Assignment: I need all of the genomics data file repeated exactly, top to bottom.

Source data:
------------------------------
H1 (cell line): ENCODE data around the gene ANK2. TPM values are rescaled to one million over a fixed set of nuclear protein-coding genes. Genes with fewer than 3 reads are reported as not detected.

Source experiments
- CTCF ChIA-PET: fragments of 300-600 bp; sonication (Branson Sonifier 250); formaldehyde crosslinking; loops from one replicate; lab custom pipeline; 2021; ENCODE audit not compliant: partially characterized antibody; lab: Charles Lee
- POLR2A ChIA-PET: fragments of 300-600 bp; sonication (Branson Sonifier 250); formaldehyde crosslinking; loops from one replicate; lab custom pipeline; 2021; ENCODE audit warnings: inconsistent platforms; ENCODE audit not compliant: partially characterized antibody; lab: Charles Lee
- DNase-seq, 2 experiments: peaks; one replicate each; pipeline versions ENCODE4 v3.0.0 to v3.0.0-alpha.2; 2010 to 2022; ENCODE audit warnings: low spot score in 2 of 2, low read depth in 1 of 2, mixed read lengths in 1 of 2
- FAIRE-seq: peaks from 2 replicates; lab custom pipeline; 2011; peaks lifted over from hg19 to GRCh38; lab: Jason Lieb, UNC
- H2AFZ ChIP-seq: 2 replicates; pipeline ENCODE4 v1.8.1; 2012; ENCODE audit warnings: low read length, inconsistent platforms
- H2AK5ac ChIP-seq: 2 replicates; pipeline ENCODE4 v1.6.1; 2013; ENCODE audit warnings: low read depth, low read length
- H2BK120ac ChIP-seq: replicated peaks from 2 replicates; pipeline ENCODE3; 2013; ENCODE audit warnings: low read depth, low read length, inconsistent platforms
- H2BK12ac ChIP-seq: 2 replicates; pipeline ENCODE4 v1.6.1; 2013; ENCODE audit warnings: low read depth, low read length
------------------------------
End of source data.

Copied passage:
H1 (cell line): ENCODE data around the gene ANK2. TPM values are rescaled to one million over a fixed set of nuclear protein-coding genes. Genes with fewer than 3 reads are reported as not detected.

Source experiments
- CTCF ChIA-PET: fragments of 300-600 bp; sonication (Branson Sonifier 250); formaldehyde crosslinking; loops from one replicate; lab custom pipeline; 2021; ENCODE audit not compliant: partially characterized antibody; lab: Charles Lee
- POLR2A ChIA-PET: fragments of 300-600 bp; sonication (Branson Sonifier 250); formaldehyde crosslinking; loops from one replicate; lab custom pipeline; 2021; ENCODE audit warnings: inconsistent platforms; ENCODE audit not compliant: partially characterized antibody; lab: Charles Lee
- DNase-seq, 2 experiments: peaks; one replicate each; pipeline versions ENCODE4 v3.0.0 to v3.0.0-alpha.2; 2010 to 2022; ENCODE audit warnings: low spot score in 2 of 2, low read depth in 1 of 2, mixed read lengths in 1 of 2
- FAIRE-seq: peaks from 2 replicates; lab custom pipeline; 2011; peaks lifted over from hg19 to GRCh38; lab: Jason Lieb, UNC
- H2AFZ ChIP-seq: 2 replicates; pipeline ENCODE4 v1.8.1; 2012; ENCODE audit warnings: low read length, inconsistent platforms
- H2AK5ac ChIP-seq: 2 replicates; pipeline ENCODE4 v1.6.1; 2013; ENCODE audit warnings: low read depth, low read length
- H2BK120ac ChIP-seq: replicated peaks from 2 replicates; pipeline ENCODE3; 2013; ENCODE audit warnings: low read depth, low read length, inconsistent platforms
- H2BK12ac ChIP-seq: 2 replicates; pipeline ENCODE4 v1.6.1; 2013; ENCODE audit warnings: low read depth, low read length